Pullman Porter Blues by Cheryl L. West playing at Seattle Rep through October 28
First of all, I love that The Rep is opening its 50th anniversary season with a new original play by a Seattle playwright. Nurturing original and local works means the world to me and I couldn’t be happier that a brand new show is gracing one of the largest stages in the city. Second of all, Pullman Porter Blues was a completely immersive theatre experience that transported me onto the Panama Limited line and took me on their amazing journey. From the set, to the music and the characters I was totally enthralled from beginning to end. I was surprised to be filled with a rush of emotion at the very beginning as the “steel curtain” was drawn up to reveal a full train car and the three generations of porters began to sing a heart wrenching railroad blues while they worked in a synchronized, almost militant fashion. It was so beautifully done that I just wanted to cry. The set was gorgeous, the blues were penetrating, and the actors worked so well together. I thought maybe it was just because I had been waiting so long to see this show that it was just emotion born from excitement, but that same rush of emotion hit me again at the end as they reprised in front of the steel curtain. But my tears came flowing out shortly thereafter as the lights came up for curtain call and the porters had real tears in their eyes. It is hard not to be moved, whether audience or cast, when the story is one of fathers working their lives away so that the next generation won’t have too. The most poignant line for me was “sometimes a man has to work hard for a freedom that he ain’t never see”.
The way West contrasted the African American porters with the Caucasian characters in the show was brilliant. It was evident that the porters fought hard and worked even harder to make a good life for their families. Each generation of porters hoped more for their sons and each generation was more educated and determined to have a better life for their sons. While the Caucasian characters just accepted the lives they were given. For instance as the grandfather, Monroe, and father, Sylvester, saved every penny to send the son, Cephus, to medical school, the Caucasian conductor, Tex, squandered his money and couldn’t send his children to school even though he was paid three times as much. It seemed that he was ashamed to be jealous of the porters but I think he had every reason to be. Also, the white woman, Lutie, was a severely uneducated bum and made fun of Cephus for being so well spoken and well mannered. While Lutie was train hopping, the porters were making an honest earning and living on the trains. Though the porters were looked down upon by the people they served I was rooting for them all along because it was apparent to me that they were far better people than Tex and Lutie could ever hope to be and to me that was a true story of triumph in the face of adversity.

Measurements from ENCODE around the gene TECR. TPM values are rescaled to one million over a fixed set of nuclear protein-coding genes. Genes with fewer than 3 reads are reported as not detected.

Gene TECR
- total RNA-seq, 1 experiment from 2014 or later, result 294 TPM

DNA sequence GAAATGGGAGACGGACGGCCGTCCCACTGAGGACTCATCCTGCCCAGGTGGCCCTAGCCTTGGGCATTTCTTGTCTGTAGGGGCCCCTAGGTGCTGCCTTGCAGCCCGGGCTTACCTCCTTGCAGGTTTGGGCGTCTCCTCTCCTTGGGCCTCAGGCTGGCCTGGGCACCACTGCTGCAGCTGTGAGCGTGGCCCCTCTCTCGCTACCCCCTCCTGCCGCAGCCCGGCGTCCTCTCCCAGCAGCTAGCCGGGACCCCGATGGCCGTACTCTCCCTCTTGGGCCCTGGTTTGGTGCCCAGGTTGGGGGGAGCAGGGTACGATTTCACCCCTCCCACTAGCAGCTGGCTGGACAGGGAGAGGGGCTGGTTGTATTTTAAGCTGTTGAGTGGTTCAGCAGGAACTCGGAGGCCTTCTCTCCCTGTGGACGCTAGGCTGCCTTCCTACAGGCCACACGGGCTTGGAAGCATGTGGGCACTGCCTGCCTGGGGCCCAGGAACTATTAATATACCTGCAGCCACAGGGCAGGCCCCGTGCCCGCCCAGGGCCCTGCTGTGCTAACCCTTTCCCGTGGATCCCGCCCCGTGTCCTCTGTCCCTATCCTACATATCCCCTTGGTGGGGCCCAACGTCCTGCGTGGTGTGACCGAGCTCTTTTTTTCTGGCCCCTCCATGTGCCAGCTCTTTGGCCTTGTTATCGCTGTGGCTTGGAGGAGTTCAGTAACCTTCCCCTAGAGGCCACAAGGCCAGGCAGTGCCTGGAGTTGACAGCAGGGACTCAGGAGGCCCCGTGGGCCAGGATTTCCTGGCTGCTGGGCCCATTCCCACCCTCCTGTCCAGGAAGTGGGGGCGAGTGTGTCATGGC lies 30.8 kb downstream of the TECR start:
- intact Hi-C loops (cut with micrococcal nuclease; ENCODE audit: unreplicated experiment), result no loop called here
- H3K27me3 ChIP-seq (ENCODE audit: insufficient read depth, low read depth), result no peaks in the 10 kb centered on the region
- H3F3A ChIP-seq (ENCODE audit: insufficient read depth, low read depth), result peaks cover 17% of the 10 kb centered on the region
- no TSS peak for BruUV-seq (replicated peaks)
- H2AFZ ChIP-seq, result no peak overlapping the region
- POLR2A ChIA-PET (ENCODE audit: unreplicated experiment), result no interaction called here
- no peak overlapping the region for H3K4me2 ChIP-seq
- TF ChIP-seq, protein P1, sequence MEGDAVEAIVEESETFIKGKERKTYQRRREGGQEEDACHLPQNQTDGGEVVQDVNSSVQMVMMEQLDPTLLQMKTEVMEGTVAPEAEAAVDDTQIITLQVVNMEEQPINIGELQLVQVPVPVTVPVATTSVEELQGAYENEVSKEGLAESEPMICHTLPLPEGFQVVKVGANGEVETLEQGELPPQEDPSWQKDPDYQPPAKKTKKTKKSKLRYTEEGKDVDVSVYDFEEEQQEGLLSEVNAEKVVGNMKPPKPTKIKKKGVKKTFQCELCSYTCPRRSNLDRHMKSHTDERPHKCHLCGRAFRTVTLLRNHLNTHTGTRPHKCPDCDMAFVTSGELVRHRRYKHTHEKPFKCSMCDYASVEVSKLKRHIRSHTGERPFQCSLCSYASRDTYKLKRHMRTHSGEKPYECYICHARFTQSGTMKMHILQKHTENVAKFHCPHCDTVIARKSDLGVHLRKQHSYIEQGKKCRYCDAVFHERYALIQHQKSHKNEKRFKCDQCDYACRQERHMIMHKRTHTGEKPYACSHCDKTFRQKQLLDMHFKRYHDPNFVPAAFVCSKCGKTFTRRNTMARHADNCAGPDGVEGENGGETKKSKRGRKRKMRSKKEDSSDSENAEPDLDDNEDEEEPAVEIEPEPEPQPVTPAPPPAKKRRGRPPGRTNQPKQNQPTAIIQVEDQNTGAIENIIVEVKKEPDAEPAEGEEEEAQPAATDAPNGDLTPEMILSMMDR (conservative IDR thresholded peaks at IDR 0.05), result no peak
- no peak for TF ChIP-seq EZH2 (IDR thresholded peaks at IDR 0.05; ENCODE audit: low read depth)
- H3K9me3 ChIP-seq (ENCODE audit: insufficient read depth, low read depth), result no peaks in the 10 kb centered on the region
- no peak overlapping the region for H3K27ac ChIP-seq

I was also very intrigued with the use of multimedia on stage. This was a play with blues music but in no way a musical. Each character had a very real reason to sing the blues and the songs came so naturally. The use of choreography never seemed forced because it was either them dancing or moving to get their work done in a methodical way. The blues singer, Sister Juba, and her band helped in that respect. Playing live music and giving the actors a reason to dance and sing as well. Sister Juba was amazing! A big black woman who crooned the blues in a longing and determined way, spoke her mind to anyone who would listen, and smoked real cigarettes on stage! I’m not even a smoker but I am a big advocate of smoking on stage I think it is a sensory experience that is hard to fake with stage cigarettes and it can really transport an audience into a scene because they can see, hear and smell that characters smoke. Seeing an actress smoking on stage at The Rep was a big highlight for me.
The set was astounding, they managed to build a beautiful, luxury train on stage. Even the frame of the stage was what looked like mahogany wood with gold accents, there were cabinets and shelves that opened and lights for each cabin that would buzz and light up when the passengers needed the porters assistance. The moving pieces of the set flowed so well from scene to scene that I felt like I was walking through the Panama Limited from bar car, to cabin, to suite, to caboose. Along with the amazing set there was also a very clever use of projection. It projected several images through the show, sometimes a map that routed the places the train was moving through, and at times it was railroad tracks or overlaid silhouettes of railroad slaves, but altogether it moved through the scenes in a seamless and non-distracting way and it always enhanced the feel of each scene.
I was truly impressed by Seattle Rep’s production of Cheryl West’s Pullman Porter Blues. The actors were great, the direction was spot on, and the story was touching. I have high hopes for the rest of the 50th anniversary season because this show definitely started it out with a bang! Someday this will be a classic but for now it is an original and exciting show. Everything from the fog rolling off the stage at the beginning, to the blues band playing their music, to the smell of Sister Juba’s cigarette made me fall deeper into the Pullman Porter Blues and I almost did not want to fall out. For that I am truly grateful for the Seattle Rep because being physically affected in a way that I haven’t before by a new play is what live theatre is all about.